If you can stomach one more 2013 retrospective, here Louder Than War’s New York correspondent Carrie Quartly’s picks her 10 best albums of the year!
NOBUNNY taps into the timeless joy of rock ‘n’ roll’s most enduring legacies with a contagious cartoon glee all his own. My most anticipated and most played release of the year, read my full review here.
Dreams In The Rathouse, the 3rd album from Oakland’s Shannon and The Clams resuscitates the golden age of AM radio or a 1950s prom band, with a contemporary toughness and tenderness unmatched by their peers.
Hunx and His Punx threw out a rascally curve ball with the unexpectedly brash and acne-scarred Street Punk, and it’s a pus-spewing breath of fresh air for the band, just as fun to listen to as it must have been to make! Full review here.
In 2013, following the death of his adopted father, garage rock renaissance man Ty Segall made an album heavier than anything he’d previously written – at least in terms of the weighty, purgative power of Sleeper’s explicit confessionals. Like a more grounded and less whimsical Syd Barrett, Segall took up an acoustic guitar for 10 stripped down, folky compositions that nonetheless shared the same emotional intensity of his rockier efforts.
Ty Segall collaborator Mikal Cronin also impressed with sophomore album MCII, a stunning collection of songs with elaborate, yet deftly balanced arrangements, so overflowing with genuine heart and whimpering, naked honesty that listeners just can’t help but route for Cronin throughout his troubled, introspective ordeals on the record. Full review here.
Colleen Green, with her ubiquitous sunglasses and Ryan Grant football jersey, oozes a tomboyish outsider cool. Armed with 4 chords, a drum machine, and her sweet, breathy voice, Green is almost a one-woman Ramones. If you ever felt let down by Bethany Cosentino, rest assured Colleen Green is the real deal, and will always be there for you with her seductively catchy songs and impossibly casual cool. I don’t know if there’s anyone else out there right now able to do so much with so little, and so well.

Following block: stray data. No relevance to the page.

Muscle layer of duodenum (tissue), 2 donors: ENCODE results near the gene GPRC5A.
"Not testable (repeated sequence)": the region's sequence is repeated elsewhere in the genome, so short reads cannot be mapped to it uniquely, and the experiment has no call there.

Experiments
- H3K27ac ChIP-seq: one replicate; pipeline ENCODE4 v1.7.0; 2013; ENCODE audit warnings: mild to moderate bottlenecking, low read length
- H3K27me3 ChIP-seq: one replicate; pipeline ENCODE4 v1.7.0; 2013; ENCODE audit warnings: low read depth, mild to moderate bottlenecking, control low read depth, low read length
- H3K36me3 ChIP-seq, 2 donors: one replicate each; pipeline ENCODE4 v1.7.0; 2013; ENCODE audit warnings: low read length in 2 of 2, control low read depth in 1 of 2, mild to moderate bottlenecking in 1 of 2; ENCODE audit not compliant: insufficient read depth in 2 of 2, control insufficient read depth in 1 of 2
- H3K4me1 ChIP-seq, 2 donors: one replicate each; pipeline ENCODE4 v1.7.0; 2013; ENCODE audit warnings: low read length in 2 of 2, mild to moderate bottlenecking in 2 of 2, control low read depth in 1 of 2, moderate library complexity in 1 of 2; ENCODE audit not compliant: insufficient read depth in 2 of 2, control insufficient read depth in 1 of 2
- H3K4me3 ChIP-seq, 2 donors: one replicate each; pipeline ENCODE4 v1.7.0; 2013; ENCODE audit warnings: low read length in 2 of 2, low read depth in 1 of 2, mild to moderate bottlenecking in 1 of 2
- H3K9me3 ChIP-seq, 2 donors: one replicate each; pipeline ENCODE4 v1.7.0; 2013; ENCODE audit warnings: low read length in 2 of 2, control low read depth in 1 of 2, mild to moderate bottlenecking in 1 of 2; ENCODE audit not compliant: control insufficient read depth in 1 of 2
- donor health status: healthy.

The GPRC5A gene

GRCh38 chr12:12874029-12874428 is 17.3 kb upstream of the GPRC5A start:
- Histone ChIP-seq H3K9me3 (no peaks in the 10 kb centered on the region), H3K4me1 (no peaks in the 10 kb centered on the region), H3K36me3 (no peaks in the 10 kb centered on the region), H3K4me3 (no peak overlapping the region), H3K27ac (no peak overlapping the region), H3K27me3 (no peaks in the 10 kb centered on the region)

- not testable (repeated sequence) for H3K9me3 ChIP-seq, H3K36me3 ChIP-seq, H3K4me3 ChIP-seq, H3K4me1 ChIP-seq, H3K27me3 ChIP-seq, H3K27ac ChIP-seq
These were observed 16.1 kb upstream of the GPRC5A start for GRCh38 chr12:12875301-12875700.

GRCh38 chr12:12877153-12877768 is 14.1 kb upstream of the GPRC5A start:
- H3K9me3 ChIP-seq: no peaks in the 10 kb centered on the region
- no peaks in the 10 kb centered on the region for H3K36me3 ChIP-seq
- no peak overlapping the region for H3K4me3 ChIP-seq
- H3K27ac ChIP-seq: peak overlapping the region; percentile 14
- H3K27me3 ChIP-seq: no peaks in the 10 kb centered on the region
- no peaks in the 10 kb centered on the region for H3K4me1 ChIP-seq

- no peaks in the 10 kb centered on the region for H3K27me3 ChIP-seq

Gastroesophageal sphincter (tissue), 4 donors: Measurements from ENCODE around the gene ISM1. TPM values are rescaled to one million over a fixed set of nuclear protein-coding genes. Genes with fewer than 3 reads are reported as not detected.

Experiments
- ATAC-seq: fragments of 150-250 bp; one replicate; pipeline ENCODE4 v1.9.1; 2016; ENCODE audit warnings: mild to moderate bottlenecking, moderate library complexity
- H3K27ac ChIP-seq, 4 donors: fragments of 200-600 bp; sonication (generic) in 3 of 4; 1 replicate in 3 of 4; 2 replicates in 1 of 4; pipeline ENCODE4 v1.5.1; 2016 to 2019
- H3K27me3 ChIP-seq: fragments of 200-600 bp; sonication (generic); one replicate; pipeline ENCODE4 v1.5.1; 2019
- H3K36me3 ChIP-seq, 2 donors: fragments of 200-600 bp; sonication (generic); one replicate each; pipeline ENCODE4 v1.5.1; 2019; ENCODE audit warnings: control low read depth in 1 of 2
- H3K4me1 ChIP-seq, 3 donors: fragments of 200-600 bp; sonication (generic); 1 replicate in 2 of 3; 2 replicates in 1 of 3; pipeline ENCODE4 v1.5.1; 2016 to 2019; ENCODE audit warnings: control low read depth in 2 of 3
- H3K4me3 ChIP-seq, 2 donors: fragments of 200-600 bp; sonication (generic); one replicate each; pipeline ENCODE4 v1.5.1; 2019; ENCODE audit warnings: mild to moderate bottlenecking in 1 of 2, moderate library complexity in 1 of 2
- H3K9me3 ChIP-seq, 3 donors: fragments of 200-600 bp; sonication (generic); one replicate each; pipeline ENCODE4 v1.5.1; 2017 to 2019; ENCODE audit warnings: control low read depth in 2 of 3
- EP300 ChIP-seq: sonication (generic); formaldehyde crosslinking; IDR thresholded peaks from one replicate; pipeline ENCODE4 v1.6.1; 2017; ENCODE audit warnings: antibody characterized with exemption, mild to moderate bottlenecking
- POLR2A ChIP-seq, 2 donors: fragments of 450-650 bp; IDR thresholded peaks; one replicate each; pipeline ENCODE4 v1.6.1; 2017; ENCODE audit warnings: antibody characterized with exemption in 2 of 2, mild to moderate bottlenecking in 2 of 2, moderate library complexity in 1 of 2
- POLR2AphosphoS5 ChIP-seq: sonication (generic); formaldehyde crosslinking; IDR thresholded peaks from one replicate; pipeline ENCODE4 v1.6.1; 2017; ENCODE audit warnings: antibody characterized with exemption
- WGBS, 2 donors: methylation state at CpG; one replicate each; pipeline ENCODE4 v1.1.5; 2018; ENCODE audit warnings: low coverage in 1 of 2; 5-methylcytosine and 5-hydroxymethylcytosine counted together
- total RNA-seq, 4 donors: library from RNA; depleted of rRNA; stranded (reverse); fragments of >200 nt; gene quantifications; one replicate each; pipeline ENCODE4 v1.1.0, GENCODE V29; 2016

The 3rd studio album by The Growlers is a drunken, shipwrecked odyssey of hard luck tales for hobos and romantic underdogs everywhere, so of course I was always destined to fall deeply in love with it. Full review here.
Forget Savages. Their sound is similar I suppose, but quite frankly underwhelming after hearing Discipline + Desire. D+D is haunting, intense, commanding and dramatic, and each play never fails to drown me in a desperate flood of adolescent urgency, like a pure dopamine high turning my blood into a frayed bundle of sparking electric wires. Read my interview with band leader Hether Fortune here.
The great buzz saw brevity and lyrical disenchantment of Nobody Realizes This Is Nowhere wasn’t a big leap from the band’s debut Killing Time, but the sound is fuller and less washed out, and Terry Malts seem to have gained a more focused songwriting identity. I wouldn’t want them to change too drastically anyway!
It has been said that New Jersey’s Liquor Store may be the only REAL rock ‘n’ roll band left in existence today. On In The Garden, they take a no-holds-barred approach to hard rock while wearing their balls on their sleeves. The guitar onslaughts are widdly and intricate at times, but also tough and lean and dirty like oil dripping from a dented car fender (or from a beautifully greasy made-to-order 6 foot sub sandwich). I saw Liquor Store 6 times in 2013, and I think the live clip below speaks for itself. I was at this show, too, and I’m probably guzzling beer and maniacally head bobbing at the front somewhere… YEAH BUDDY!
It breaks my heart to miss out so many other truly inspiring releases, but the politics of the year end list dictate a cut off date and limited spaces, so if I wrote about your band or came to see you, trust me, I didn’t forget you!
Until next year…
All words by Carrie Quartly, you can read more of her writing on the site here.